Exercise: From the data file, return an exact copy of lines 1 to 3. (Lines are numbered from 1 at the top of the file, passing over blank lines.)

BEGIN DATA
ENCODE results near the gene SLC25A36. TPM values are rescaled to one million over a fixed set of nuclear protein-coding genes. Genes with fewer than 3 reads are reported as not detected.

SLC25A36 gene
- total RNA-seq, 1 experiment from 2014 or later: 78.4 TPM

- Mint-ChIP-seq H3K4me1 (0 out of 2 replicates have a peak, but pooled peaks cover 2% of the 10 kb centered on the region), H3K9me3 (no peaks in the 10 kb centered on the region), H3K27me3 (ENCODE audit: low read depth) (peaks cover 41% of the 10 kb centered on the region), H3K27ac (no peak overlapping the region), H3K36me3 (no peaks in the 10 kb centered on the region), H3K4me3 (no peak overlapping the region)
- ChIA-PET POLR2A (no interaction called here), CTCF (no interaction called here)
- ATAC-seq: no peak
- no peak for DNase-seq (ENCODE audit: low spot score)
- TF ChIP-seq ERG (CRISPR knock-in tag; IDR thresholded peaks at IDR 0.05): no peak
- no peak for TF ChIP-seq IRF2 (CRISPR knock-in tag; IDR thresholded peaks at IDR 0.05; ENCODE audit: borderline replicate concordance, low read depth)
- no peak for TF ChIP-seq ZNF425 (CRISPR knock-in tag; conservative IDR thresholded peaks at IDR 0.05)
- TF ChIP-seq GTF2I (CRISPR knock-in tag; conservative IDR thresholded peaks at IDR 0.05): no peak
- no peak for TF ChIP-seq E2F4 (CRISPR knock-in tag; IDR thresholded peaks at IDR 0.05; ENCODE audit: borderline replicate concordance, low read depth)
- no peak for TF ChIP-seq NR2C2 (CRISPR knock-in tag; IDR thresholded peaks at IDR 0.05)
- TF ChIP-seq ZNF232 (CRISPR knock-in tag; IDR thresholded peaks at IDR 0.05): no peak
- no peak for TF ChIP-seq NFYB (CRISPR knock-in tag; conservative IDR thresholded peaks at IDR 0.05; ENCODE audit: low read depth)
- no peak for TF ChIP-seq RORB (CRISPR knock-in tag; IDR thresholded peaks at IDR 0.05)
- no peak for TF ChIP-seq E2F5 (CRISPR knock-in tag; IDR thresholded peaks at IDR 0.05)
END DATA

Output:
ENCODE results near the gene SLC25A36. TPM values are rescaled to one million over a fixed set of nuclear protein-coding genes. Genes with fewer than 3 reads are reported as not detected.

SLC25A36 gene
- total RNA-seq, 1 experiment from 2014 or later: 78.4 TPM